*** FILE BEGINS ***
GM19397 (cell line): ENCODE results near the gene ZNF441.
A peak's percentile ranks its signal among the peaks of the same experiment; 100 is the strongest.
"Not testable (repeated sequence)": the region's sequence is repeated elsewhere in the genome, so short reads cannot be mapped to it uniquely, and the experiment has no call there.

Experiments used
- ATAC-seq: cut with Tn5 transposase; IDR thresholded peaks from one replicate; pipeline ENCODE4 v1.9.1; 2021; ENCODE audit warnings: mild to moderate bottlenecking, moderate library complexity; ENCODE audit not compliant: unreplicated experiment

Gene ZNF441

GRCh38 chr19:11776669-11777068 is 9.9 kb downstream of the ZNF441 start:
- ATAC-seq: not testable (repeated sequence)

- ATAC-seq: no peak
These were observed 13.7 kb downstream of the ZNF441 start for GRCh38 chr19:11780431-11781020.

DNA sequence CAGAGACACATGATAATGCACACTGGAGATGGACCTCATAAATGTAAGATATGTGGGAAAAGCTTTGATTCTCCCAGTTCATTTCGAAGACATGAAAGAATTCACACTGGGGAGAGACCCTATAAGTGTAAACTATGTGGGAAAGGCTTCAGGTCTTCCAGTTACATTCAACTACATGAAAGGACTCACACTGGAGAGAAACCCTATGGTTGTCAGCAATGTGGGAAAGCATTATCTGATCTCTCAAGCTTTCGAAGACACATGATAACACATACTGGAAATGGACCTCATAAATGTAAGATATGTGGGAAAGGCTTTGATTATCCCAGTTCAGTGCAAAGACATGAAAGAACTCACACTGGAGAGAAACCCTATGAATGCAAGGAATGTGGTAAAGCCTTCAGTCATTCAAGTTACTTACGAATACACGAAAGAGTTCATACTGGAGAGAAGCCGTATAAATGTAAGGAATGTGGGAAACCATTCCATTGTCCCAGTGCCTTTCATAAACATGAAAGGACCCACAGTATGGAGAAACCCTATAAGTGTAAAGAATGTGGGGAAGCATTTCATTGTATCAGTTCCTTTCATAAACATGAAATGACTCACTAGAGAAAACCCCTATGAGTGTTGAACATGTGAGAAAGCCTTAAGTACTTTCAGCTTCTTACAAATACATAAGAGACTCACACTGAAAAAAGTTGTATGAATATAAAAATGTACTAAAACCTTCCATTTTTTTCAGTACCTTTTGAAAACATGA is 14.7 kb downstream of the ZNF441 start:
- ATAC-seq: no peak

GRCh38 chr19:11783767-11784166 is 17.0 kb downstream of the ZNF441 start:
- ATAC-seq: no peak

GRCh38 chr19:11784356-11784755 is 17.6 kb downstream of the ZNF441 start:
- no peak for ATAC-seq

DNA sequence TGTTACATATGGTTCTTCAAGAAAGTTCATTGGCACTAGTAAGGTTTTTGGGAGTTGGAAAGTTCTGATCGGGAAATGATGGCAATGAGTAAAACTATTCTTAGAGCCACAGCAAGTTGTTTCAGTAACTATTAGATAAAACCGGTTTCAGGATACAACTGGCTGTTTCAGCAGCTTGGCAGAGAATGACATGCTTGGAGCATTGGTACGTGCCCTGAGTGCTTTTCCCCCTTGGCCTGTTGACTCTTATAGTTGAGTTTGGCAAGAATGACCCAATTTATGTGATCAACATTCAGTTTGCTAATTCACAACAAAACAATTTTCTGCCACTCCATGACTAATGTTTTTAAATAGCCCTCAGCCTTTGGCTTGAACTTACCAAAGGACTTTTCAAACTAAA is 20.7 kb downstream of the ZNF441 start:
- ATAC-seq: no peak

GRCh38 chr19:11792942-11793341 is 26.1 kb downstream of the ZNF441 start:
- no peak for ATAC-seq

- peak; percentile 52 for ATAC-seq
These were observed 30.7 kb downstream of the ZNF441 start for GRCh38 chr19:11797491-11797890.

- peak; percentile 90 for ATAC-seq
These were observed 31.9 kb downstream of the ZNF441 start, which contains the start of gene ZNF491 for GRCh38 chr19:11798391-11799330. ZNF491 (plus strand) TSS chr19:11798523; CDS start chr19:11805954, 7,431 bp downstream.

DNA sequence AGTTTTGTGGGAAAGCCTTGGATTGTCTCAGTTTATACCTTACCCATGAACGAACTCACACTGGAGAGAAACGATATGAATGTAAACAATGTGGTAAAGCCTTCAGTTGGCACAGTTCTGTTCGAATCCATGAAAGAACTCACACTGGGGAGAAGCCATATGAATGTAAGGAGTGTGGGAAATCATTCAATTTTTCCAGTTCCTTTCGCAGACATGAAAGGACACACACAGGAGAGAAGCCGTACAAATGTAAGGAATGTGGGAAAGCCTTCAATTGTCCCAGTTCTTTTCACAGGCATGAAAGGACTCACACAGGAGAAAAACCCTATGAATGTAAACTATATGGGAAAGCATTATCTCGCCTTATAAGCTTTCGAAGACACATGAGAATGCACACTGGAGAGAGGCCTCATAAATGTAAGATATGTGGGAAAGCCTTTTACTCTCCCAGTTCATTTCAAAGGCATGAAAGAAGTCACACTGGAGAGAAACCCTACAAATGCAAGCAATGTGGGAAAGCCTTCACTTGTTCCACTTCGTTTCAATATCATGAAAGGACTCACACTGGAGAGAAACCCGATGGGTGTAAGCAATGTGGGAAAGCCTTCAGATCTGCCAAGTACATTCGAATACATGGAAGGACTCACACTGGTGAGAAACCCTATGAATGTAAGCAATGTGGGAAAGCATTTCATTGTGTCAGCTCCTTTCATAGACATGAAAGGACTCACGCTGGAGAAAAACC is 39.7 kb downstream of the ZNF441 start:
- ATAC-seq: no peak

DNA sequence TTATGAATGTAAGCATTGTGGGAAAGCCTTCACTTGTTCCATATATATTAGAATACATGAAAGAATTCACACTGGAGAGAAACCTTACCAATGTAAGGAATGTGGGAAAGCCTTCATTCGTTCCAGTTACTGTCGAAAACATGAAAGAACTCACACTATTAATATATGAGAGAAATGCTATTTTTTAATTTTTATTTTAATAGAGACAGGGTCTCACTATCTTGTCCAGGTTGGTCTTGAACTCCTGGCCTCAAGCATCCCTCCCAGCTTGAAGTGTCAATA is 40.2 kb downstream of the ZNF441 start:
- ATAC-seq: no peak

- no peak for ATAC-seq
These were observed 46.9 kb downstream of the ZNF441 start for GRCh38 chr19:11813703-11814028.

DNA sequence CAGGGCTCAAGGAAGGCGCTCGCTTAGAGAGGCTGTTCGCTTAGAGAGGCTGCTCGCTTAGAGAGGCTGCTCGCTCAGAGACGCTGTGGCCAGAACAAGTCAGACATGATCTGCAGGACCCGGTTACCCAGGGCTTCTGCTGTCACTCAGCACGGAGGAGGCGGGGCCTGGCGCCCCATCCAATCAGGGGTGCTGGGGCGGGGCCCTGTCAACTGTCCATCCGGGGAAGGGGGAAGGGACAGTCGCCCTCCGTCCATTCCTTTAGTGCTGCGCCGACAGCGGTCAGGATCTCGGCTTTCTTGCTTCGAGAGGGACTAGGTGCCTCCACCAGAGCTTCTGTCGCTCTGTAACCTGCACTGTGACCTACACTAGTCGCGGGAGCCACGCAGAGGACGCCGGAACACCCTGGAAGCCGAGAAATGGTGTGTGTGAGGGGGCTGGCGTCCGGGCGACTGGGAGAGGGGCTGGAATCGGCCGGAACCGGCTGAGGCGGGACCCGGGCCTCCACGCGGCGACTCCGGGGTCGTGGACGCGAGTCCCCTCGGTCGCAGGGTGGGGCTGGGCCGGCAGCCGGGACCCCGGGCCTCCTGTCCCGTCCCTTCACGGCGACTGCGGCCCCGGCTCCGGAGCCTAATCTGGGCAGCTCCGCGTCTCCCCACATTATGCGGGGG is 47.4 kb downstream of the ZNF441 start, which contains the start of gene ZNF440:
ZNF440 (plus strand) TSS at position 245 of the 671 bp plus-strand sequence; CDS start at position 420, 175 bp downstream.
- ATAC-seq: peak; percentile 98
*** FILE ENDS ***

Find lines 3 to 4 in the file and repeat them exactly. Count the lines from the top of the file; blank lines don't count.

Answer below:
"Not testable (repeated sequence)": the region's sequence is repeated elsewhere in the genome, so short reads cannot be mapped to it uniquely, and the experiment has no call there.

Experiments used